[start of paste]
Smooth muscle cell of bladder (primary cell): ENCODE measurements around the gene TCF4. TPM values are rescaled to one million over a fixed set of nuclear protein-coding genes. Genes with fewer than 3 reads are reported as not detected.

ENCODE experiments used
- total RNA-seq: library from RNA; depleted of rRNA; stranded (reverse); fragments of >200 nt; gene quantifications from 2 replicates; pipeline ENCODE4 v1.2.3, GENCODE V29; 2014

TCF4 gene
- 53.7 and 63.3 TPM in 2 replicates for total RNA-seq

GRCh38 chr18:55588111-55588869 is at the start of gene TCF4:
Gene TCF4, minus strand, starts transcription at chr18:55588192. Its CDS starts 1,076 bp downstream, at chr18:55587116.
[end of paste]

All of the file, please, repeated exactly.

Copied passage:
Smooth muscle cell of bladder (primary cell): ENCODE measurements around the gene TCF4. TPM values are rescaled to one million over a fixed set of nuclear protein-coding genes. Genes with fewer than 3 reads are reported as not detected.

ENCODE experiments used
- total RNA-seq: library from RNA; depleted of rRNA; stranded (reverse); fragments of >200 nt; gene quantifications from 2 replicates; pipeline ENCODE4 v1.2.3, GENCODE V29; 2014

TCF4 gene
- 53.7 and 63.3 TPM in 2 replicates for total RNA-seq

GRCh38 chr18:55588111-55588869 is at the start of gene TCF4:
Gene TCF4, minus strand, starts transcription at chr18:55588192. Its CDS starts 1,076 bp downstream, at chr18:55587116.